Plans To Beam Solar Power From Space

FILED UNDER: Technology

The idea of beaming solar power from satellites back to earth is not new, but due to improvements in technology it has become a lot cheaper and strategically vital.

Pranav Mehta, the director of India operations for Space Island Group, wants to see his home country, India, supply enough energy for its people. “Rural India is suffering a lot because of a lack of energy,” he said.

According to India’s Planning Commission, India will need to generate 700,000 megawatts of additional power by 2030 to meet the needs of the country’s growing population.

It is shortages such as this, as well as skyrocketing oil prices and awareness of climate change that has sparked a renewed interest in the idea.

The satellites would collect solar radiation from the sun in high orbit, 22,000 miles above the earth. They would electromagnetically beam the vast amounts of energy to ground-based receivers which would convert the energy to electricity, ready to be fed into the power grid. The panels would almost never see darkness, collecting energy 24 hours a day, 365 days a year.

The idea was first introduced by American Scientist Peter Glasser in 1968. NASA and the United States Department of Energy then began to study the concept and continued right through the 1970s. They found the concept to be feasible but getting all the parts into space and then assembling them would cost an unacceptable amount considering the cheap energy sources the U.S. already had access to at the time.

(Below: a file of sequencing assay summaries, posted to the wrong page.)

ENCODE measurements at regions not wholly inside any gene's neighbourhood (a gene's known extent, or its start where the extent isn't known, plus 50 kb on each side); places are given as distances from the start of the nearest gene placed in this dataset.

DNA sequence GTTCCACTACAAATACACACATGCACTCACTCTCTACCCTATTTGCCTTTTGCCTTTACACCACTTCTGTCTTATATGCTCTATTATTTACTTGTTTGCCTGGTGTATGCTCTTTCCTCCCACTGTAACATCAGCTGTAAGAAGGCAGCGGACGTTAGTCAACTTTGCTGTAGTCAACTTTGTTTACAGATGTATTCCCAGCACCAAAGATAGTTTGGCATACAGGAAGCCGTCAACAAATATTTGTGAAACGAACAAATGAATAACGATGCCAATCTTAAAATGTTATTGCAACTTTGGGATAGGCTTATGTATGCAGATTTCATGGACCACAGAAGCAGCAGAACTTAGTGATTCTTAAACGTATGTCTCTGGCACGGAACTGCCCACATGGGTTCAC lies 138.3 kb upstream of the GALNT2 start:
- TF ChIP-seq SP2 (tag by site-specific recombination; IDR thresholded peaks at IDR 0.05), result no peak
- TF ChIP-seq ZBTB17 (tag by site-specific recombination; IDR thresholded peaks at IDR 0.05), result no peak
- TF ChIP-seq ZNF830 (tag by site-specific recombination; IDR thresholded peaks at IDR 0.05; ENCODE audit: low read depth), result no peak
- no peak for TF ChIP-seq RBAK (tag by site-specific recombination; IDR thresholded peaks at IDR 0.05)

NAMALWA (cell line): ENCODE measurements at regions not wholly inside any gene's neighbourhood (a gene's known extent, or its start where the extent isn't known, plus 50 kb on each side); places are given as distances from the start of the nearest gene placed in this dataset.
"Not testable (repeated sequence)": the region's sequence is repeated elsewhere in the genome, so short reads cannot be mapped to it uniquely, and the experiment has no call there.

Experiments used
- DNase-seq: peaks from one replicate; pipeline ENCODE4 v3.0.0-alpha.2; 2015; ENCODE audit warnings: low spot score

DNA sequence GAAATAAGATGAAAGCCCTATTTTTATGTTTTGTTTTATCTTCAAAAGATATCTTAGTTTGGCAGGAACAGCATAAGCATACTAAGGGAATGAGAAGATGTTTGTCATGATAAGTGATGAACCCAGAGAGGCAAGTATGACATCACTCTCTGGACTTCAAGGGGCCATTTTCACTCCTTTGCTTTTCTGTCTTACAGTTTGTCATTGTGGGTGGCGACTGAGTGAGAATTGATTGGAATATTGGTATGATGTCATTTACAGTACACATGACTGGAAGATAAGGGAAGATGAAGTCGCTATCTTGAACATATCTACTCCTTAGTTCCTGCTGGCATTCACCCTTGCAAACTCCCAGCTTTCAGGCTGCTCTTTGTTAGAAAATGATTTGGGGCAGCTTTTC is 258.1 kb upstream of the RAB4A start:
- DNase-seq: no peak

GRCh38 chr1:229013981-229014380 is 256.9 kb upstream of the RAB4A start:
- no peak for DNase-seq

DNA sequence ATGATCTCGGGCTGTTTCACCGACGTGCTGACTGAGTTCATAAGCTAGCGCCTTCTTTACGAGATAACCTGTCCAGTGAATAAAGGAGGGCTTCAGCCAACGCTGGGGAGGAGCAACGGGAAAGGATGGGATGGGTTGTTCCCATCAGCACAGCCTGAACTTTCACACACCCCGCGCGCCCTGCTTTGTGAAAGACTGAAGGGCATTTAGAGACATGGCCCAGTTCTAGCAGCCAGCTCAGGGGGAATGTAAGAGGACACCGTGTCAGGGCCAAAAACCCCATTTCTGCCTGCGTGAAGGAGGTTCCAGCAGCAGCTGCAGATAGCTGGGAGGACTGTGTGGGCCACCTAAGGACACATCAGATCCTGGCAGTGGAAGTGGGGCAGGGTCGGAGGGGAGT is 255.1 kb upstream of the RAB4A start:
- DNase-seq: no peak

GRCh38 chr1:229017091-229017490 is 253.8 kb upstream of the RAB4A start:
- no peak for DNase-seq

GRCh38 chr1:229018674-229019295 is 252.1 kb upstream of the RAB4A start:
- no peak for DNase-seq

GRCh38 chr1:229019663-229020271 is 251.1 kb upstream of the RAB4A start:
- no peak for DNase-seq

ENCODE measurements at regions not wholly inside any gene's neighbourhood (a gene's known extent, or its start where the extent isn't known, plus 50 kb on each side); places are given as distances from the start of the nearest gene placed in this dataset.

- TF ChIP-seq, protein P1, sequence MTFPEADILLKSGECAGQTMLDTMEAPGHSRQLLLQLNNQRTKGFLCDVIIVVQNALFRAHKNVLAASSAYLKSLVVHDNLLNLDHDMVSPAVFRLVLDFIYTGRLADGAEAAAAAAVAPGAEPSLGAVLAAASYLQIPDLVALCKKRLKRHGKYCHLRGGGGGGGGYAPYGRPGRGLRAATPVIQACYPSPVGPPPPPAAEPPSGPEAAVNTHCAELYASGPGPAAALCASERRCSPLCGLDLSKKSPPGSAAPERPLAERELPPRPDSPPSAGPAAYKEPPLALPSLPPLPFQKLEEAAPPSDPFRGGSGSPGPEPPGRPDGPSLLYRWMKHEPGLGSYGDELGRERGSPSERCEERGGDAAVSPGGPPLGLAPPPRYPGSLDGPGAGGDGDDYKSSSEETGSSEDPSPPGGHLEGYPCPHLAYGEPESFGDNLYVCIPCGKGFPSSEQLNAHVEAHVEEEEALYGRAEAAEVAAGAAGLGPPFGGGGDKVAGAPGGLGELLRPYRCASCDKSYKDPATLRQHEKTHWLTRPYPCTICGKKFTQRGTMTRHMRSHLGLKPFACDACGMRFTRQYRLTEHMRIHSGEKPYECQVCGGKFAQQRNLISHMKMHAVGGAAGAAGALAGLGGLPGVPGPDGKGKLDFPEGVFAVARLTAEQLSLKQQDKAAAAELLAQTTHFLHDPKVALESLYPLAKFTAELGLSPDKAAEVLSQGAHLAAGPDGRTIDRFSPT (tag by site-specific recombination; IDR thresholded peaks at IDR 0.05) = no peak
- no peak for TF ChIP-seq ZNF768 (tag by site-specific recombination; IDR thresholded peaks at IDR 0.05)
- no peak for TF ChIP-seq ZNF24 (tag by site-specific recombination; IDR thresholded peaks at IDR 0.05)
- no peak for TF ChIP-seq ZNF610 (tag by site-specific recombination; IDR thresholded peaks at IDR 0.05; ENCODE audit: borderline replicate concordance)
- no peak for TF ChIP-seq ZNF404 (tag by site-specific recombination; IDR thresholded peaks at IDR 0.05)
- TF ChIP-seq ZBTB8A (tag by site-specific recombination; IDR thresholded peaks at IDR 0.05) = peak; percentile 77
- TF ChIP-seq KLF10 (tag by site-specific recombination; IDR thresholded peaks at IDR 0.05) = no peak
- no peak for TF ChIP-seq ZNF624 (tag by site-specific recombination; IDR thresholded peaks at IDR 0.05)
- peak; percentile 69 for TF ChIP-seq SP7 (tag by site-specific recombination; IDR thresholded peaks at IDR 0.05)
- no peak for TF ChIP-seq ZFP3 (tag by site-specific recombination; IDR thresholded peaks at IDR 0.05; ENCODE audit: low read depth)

“The estimated cost of all of the infrastructure to build them in space was about $1 trillion,” said John Mankins, president of the Space Power Association. “It was an unimaginable amount of money.”

In the mid-90s NASA looked at the project again in a study called “Fresh Look”. The project was shelved again, as while the technology was more advanced and considerably cheaper, it was still too expensive.

“The conditions are ripe for something to happen on space solar power,” said Charles Miller, a director of the Space Frontier Foundation, a group which promotes public access to space.

A report released by the Pentagon in 2007 encouraged the United States government to lead the world in the development of space power systems. “A single kilometer-wide band of geosynchronous Earth orbit experiences enough solar flux in one year to nearly equal the amount of energy contained within all known recoverable conventional oil reserves on Earth today,” the report said.

It was a powerful finding, but what may have been even more persuasive was the conclusion that solar power from satellites could provide energy for global United States military operations. It also said that the satellites could be used to deliver power to developing nations or disaster areas.

“The country that takes the lead on space solar power will be the energy exporting country for the entire planet for the next few hundred years,” said Miller.

Japan has been developing this technology for decades, spending millions of dollars on space power studies. In the near future they hope to test a small-scale prototype. China, Russia, India and the European Union are also interested in the idea according to the report.

The biggest barrier is a lack of cheap and reliable access to space to get the hundreds of components that make up the miles-long platforms into orbit.

“We could see the first operational power satellite in about the 2020 time frame if we act now,” said Miller.

Sources:
CNN.com
NewScientist

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Comments (One Response):

I’m actually glad I found this post. I’ve been searching for info on solar energy for some time.Looking forward to reading more posts about energy.

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